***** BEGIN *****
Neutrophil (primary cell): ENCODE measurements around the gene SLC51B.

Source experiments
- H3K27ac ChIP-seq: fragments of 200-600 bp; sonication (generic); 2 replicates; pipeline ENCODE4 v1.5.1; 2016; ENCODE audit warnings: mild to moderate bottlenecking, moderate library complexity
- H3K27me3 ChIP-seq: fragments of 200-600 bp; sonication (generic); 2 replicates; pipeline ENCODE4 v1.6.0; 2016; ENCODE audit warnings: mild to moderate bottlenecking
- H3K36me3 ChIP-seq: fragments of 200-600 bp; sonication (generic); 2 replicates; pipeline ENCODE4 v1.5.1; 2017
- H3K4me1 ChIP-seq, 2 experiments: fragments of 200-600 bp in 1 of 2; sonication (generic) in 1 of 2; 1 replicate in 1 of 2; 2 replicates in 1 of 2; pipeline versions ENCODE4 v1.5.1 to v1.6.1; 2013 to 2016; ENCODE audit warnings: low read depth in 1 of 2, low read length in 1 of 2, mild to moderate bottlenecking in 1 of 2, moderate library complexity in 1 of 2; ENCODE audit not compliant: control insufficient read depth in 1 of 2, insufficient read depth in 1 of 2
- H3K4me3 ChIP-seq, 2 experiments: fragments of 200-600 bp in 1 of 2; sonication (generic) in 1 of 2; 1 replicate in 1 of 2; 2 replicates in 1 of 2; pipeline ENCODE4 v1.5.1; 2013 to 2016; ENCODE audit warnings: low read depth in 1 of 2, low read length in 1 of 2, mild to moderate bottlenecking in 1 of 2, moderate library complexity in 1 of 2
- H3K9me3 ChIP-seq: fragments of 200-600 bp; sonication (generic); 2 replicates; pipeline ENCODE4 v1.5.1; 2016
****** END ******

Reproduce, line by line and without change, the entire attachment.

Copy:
Neutrophil (primary cell): ENCODE measurements around the gene SLC51B.

Source experiments
- H3K27ac ChIP-seq: fragments of 200-600 bp; sonication (generic); 2 replicates; pipeline ENCODE4 v1.5.1; 2016; ENCODE audit warnings: mild to moderate bottlenecking, moderate library complexity
- H3K27me3 ChIP-seq: fragments of 200-600 bp; sonication (generic); 2 replicates; pipeline ENCODE4 v1.6.0; 2016; ENCODE audit warnings: mild to moderate bottlenecking
- H3K36me3 ChIP-seq: fragments of 200-600 bp; sonication (generic); 2 replicates; pipeline ENCODE4 v1.5.1; 2017
- H3K4me1 ChIP-seq, 2 experiments: fragments of 200-600 bp in 1 of 2; sonication (generic) in 1 of 2; 1 replicate in 1 of 2; 2 replicates in 1 of 2; pipeline versions ENCODE4 v1.5.1 to v1.6.1; 2013 to 2016; ENCODE audit warnings: low read depth in 1 of 2, low read length in 1 of 2, mild to moderate bottlenecking in 1 of 2, moderate library complexity in 1 of 2; ENCODE audit not compliant: control insufficient read depth in 1 of 2, insufficient read depth in 1 of 2
- H3K4me3 ChIP-seq, 2 experiments: fragments of 200-600 bp in 1 of 2; sonication (generic) in 1 of 2; 1 replicate in 1 of 2; 2 replicates in 1 of 2; pipeline ENCODE4 v1.5.1; 2013 to 2016; ENCODE audit warnings: low read depth in 1 of 2, low read length in 1 of 2, mild to moderate bottlenecking in 1 of 2, moderate library complexity in 1 of 2
- H3K9me3 ChIP-seq: fragments of 200-600 bp; sonication (generic); 2 replicates; pipeline ENCODE4 v1.5.1; 2016